You'll be a lot more comfortable if you read up a bit on how rangefinder cameras operate and how they're different from SLRs. I'm not sure the best place to tell you, though.
[Hey, gang, maybe this is a hint: We should collaborate and write up a "Rangefinder Camera 101"-type document to help first-timers figure out what they're seeing through the finder, why it always looks in focus, what those white lines and the little rectangle in the center are for, etc.]
So, let us work on that. Meanwhile, a couple of quick answers:
-- You won't have any problem using
a 25mm lens or focusing it accurately. On an RF camera, using the rangefinder is completely independent of using the viewfinder, except that you look at them through the same eyepiece -- the rangefinder is always equally accurate no matter what lens you put on.
As you note, though, the widest frameline is 40mm, which isn't as wide as your lens -- so you won't see
as much through the viewfinder as you'll get in the picture. Normally the fix for this is to buy a little 25mm auxiliary viewfinder that goes in the accessory shoe on the camera top. The auxiliary finder shows the same field of view as a 25mm lens, so you'll be able to predict what's in the picture more accurately.
Yeah, having to have a separate viewfinder for every wide-angle lens is kind of a nuisance, but it's got some advantages, too, such as the fact that the view is super-bright and clear. And if you want to size up picture-taking angles without looking like a geek by walking around with a camera up to your eye, you can slide off the finder, carry it in your hand, and look through it to preview possible shots, the way movie directors do.
-- It's possible for a rangefinder to go out of alignment, just as it's possible for the focusing screen or reflex mirror on an SLR to go out of alignment. This is more likely to happen if the camera gets banged around a lot or is subjected to intense vibration. You'll read a lot on this site from people who have had them go out of alignment. That's really an exception, though -- most people have no problems with this.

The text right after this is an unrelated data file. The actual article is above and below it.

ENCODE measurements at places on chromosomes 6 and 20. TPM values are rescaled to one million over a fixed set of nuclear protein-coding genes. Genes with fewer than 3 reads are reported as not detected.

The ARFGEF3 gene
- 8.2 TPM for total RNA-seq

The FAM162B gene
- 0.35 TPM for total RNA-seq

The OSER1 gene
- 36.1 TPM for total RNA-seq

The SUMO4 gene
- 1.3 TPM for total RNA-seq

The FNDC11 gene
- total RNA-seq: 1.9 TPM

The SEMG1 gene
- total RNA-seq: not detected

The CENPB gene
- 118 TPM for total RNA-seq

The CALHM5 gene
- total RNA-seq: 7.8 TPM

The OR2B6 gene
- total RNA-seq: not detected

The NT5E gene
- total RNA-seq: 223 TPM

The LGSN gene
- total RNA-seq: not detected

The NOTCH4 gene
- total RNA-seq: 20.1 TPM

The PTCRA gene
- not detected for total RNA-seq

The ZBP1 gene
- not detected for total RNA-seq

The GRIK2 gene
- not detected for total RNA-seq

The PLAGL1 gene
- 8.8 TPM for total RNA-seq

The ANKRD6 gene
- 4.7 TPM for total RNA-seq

If you want to verify it before an important picture-taking session, an easy quick check is to set the lens to infinity focus and look through the rangefinder at something with strong vertical lines, such as a TV tower, that's at least six blocks away (preferably more.) If the vertical lines in the rangefinder patch line up correctly at infinity, the rangefinder should be fine for closer distances too.
If it ever does go out, CameraQuest will realign it for you as long as your camera is under warranty. If it happens after the warranty expires, it's still inexpensive to fix -- Cosina designed in an external adjustment port (under the accessory shoe) so an "in-the-know" repair technician can touch up the RF in a couple of minutes.
-- Shutter noise: Your Elan 7 is a pretty quiet camera; you may think the Bessa sounds a little "sharper." That's mostly because the body is smaller, so there's less bulk to absorb the sound of the shutter. However, because the Bessa has fewer moving parts, the noise it makes doesn't last as long as the noise an SLR makes. Any
camera will be audible in very quiet situations, and what kind of noise is "intrusive" is very much a matter of personal perception: one person may find a Bessa really distracting and not notice an Elan at all, while with the next person it may be the other way around. I don't think it's a big thing to worry about.
Be sure to come back and ask more questions if you want to know more about your camera or about rangefinder photography in general. There's a lot of good info on the CameraQuest website too. Good luck, and welcome!